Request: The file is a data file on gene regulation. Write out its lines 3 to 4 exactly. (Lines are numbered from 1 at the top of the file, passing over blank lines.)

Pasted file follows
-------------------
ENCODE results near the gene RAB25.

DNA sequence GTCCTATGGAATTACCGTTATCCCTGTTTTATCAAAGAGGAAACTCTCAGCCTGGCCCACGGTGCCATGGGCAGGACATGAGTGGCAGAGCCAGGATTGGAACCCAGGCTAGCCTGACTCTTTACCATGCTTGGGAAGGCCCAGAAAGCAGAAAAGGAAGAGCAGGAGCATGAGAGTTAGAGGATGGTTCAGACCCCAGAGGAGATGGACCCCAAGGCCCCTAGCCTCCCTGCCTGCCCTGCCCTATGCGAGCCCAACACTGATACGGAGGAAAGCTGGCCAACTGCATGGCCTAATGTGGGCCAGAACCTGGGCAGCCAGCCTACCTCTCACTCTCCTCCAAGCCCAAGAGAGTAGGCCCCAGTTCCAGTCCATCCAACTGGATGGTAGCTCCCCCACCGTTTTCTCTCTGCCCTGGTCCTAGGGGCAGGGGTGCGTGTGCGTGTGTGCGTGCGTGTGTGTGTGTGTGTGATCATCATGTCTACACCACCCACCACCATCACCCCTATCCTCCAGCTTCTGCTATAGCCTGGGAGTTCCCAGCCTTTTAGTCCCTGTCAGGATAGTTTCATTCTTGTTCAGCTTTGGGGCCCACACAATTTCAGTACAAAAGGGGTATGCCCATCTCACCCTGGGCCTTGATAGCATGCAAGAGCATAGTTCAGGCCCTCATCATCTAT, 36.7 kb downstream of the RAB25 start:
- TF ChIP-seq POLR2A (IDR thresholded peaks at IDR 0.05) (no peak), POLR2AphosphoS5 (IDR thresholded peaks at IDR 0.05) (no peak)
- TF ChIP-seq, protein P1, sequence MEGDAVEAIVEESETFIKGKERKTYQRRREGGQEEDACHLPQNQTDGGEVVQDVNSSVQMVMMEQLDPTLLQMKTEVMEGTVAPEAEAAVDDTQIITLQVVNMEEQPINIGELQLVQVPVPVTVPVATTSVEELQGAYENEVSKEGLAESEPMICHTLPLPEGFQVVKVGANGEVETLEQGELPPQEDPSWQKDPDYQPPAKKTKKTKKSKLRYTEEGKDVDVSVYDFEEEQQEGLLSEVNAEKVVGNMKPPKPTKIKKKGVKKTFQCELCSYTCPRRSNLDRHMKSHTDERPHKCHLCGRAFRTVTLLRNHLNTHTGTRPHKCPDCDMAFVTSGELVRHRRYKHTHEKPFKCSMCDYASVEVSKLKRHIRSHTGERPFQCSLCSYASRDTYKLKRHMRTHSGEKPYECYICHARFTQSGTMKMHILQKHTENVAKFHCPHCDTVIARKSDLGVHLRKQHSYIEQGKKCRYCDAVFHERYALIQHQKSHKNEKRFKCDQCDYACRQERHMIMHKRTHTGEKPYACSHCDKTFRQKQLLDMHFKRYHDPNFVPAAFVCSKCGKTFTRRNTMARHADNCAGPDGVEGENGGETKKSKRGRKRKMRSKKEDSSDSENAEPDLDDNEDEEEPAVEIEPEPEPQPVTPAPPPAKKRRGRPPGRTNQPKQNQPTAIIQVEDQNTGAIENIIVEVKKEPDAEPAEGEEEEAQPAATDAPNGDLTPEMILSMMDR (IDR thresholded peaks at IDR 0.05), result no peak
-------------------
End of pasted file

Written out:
- TF ChIP-seq POLR2A (IDR thresholded peaks at IDR 0.05) (no peak), POLR2AphosphoS5 (IDR thresholded peaks at IDR 0.05) (no peak)
- TF ChIP-seq, protein P1, sequence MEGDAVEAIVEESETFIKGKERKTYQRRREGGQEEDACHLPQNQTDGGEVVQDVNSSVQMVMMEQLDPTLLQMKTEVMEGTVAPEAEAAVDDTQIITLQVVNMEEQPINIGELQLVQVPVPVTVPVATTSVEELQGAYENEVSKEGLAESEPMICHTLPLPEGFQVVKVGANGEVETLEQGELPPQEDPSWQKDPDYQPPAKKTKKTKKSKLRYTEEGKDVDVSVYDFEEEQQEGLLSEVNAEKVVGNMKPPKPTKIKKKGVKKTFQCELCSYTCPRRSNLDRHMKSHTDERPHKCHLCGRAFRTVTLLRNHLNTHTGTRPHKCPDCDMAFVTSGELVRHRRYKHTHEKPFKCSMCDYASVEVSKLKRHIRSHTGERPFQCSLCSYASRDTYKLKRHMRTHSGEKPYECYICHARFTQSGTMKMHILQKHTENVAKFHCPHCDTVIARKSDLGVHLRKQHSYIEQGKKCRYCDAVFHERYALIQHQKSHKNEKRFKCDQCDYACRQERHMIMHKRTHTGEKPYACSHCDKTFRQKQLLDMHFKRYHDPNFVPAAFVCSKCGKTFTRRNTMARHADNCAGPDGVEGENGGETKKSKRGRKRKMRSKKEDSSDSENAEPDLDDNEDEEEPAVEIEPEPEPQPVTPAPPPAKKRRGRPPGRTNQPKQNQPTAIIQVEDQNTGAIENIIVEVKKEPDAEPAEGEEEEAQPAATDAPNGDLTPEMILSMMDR (IDR thresholded peaks at IDR 0.05), result no peak